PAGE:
Should movie theaters warn viewers about subtitles?

@willfe (149)
United States
March 24, 2007 9:33am CST
Pan's Labyrinth won three academy awards, even though it was produced in Spanish and subtitled. It was well-regarded by moviegoers and critics alike. There are some, though, who think the movie studio intentionally "downplayed" the fact that the movie was subtitled, and "tricked" people into seeing the movie (I've read commentaries that said "if I'd known this was subtitled, I'd have never seen it!"). Through a bit of digging I've found that it's remarkably common practice for movie studios to not bother mentioning subtitles at all, and this raises an interesting question: is it ethical to do that, or should studios and/or movie theaters be *required* to disclose when a movie is filmed/produced in a foreign language? My own inclination is "no" -- it's not hard to do a bit of reading first to find out whether a movie is subtitled or not, but I'm curious to see what others think. Let's have it!
3 people like this
20 responses
• Singapore
24 Mar 07
In Singapore, it is always stated what language the movie is in. If it is a foreign film, then there will be a note to inform that subtitles are provided. In fact, I don't think I have seen any foreign films without subtitles here. I beg to differ though that we should do our own research. It already costs a bomb to catch a movie. Why should we still do additional work to enjoy ourselves? :P
2 people like this
• United States
24 Mar 07
I don't know why people don't like subtitles. I'd rather have some good subtitles than dialogue dubbed in English (or whatever language applies, depending on the area), unless they did a very good job of it and it wasn't noticeable. I certainly don't think subtitles ruin a movie by any means. Maybe if you were watching a very fast-paced action movie or something and you might miss something by having to glance at the bottom of the screen, but other than that, I really don't think they detract from a movie very much at all.
2 people like this
@7nicole1 (1634)
• Canada
24 Mar 07
Oh god yes I believe they should have said something about it being subtitled. If it was me that went to that movie and that happened I would of just freaked right out. Talk about a waste of money and the threatre didnt even tell you guys. I hope the whole lot of you's that hated it complained because that sounds like some people kind of got scammed. I guess before you go to a movie its safer to ask the question if its subtitled or not.
1 person likes this
@willfe (149)
• United States
25 Mar 07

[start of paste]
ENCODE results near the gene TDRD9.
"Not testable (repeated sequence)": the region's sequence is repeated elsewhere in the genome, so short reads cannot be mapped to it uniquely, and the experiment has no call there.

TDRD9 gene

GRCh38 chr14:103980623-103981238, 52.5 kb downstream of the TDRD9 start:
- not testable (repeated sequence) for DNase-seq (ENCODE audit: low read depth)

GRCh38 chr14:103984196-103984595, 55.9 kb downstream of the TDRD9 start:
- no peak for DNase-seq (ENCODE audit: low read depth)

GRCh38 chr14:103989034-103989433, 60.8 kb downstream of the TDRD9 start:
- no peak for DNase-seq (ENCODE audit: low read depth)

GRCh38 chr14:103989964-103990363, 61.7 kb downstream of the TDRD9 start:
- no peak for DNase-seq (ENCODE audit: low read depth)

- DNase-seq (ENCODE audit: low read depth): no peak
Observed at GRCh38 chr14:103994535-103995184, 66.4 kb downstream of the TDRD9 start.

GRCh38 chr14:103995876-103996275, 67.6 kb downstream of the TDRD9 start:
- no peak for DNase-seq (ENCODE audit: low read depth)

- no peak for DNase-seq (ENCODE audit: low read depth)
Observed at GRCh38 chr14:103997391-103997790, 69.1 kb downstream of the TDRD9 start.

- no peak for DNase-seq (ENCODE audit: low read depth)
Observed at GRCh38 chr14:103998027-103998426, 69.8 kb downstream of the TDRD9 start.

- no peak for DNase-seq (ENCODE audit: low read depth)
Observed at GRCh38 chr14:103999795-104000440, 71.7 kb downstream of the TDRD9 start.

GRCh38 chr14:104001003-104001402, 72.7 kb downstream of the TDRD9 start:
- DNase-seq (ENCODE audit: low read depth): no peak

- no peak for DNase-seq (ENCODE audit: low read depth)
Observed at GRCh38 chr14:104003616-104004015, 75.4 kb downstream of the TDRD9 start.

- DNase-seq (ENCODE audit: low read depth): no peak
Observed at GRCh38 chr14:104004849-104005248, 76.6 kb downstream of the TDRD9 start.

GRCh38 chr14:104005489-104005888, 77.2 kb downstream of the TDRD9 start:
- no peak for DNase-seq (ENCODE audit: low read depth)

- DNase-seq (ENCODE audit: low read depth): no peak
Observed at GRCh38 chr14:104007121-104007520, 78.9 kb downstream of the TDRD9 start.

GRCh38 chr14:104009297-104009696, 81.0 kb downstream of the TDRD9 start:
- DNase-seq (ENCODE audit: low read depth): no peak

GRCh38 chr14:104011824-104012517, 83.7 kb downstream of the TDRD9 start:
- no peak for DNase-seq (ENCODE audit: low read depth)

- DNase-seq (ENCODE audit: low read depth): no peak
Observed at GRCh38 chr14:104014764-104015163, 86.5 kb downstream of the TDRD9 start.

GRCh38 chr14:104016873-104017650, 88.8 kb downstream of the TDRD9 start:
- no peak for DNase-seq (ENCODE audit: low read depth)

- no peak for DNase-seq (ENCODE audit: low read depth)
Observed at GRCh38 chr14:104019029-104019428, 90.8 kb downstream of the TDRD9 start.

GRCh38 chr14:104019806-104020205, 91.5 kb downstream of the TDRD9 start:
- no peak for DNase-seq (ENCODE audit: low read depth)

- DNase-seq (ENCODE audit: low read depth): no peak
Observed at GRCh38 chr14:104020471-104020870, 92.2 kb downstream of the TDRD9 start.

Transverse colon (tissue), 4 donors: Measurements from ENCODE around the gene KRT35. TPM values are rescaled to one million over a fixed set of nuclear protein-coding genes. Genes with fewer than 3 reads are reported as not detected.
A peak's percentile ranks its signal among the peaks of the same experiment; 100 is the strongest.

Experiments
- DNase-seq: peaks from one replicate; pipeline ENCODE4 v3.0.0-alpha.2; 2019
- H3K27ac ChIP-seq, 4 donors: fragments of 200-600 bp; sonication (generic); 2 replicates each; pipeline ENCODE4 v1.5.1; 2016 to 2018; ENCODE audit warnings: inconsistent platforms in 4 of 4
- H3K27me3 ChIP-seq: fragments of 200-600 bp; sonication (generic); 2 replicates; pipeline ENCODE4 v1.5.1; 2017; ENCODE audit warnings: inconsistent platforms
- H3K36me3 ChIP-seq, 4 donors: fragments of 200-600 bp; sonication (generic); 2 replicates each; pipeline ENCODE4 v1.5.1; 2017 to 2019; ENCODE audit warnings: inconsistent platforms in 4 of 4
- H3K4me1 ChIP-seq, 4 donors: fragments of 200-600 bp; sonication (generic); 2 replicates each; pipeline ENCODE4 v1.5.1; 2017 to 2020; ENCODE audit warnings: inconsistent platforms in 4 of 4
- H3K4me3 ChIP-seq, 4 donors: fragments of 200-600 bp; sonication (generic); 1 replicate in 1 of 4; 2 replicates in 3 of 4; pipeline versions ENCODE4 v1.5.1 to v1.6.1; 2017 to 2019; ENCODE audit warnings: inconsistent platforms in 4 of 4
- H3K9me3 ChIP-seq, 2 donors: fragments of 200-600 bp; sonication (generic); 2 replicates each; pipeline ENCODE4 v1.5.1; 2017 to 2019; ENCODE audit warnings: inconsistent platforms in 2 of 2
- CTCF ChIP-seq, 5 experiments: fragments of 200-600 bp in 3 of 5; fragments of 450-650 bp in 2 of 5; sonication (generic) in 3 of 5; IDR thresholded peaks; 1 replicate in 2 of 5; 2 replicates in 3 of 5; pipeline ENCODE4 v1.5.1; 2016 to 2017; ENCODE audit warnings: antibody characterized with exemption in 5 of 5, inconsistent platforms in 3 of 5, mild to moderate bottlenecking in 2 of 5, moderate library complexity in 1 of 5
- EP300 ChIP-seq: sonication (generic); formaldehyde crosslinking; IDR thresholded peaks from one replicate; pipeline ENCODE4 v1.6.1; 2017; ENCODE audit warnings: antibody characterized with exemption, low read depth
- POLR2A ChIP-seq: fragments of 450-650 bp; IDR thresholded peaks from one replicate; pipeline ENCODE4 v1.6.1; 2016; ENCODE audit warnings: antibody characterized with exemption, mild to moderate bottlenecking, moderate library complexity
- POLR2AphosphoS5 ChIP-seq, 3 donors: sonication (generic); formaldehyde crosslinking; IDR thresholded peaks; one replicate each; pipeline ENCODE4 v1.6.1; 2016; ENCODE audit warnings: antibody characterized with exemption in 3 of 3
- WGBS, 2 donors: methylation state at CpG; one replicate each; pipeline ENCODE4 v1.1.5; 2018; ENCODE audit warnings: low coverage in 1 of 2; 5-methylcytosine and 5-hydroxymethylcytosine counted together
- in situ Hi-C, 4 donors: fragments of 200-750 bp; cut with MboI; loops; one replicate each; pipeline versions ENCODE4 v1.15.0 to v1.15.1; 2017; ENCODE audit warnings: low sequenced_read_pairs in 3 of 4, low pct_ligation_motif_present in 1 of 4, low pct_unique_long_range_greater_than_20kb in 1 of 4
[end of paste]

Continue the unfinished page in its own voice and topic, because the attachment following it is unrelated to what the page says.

Fair enough, but would you have sat through the whole movie (like the complainer who inspired me to post this in the first place) or would you have just gotten up and walked out? You can almost always get a refund for your tickets if you leave a movie within a few minutes of its start time (usually with no questions asked).
@lukeee (36)
• Brazil
24 Mar 07
since my country doesn't have english as an official language, almost all foreign movies are subtitled, but there's always a warning about it
1 person likes this
@Zalvor (727)
• Turkey
25 Mar 07
It's the same in my country. Almost every movie I watch has subtitles, and it's become a habit; I listen and read at the same time. The problem is, I hate it when there are NO subtitles, because then the movie is dubbed in Turkish. Now, Turkey is one of the best countries when it comes to dubbing, they've been doing it for years. But I was caught unaware in a Harry Potter movie and for me it spoiled everything. Suddenly Alan Rickman's charismatic voice was gone and all I could do was hear a cacophony of premature children's voices. That's when I decided to carefully check, and ask the theater if the film is subtitled or dubbed!
• United States
24 Mar 07
I think it would be a good business practice to let people know before they pay for a ticket although I don't think we should go as far as requiring it. But if it is subtitled, I think it is necessary that the print be readable. I only watched about the first half hour of DaVinci Code because the subtitles were printed in a color that blended into the film and I had no idea what was going on.
1 person likes this
@willfe (149)
• United States
25 Mar 07
Agreed; it ruins a movie if the subtitles aren't legible. Pan's Labyrinth was well-done, though -- the subtitles were done in a sans-serif font, in white, and there weren't any scenes that washed out the subtitling.
@MntlWard (880)
• United States
24 Mar 07
"Oh no! You mean I have to *read*???????? If I wanted to read, I'd go to the library!!!" Should the "R" rating stand for "reading required?" I think it's ridiculous that people would want a "warning" for subtitles.
1 person likes this
@EvanHunter (4028)
• United States
24 Mar 07
I can see where this might upset some people. I myself was an addict to those old corny kungfu movies where they were nothing but subtitles, the movie Hero is 100 times better to me in subtitles than in dubbed in english. But there again if I went to see lord of the rings and it was in subtitles I might have gotten a little pist.
@krebstar5 (1267)
• United States
24 Mar 07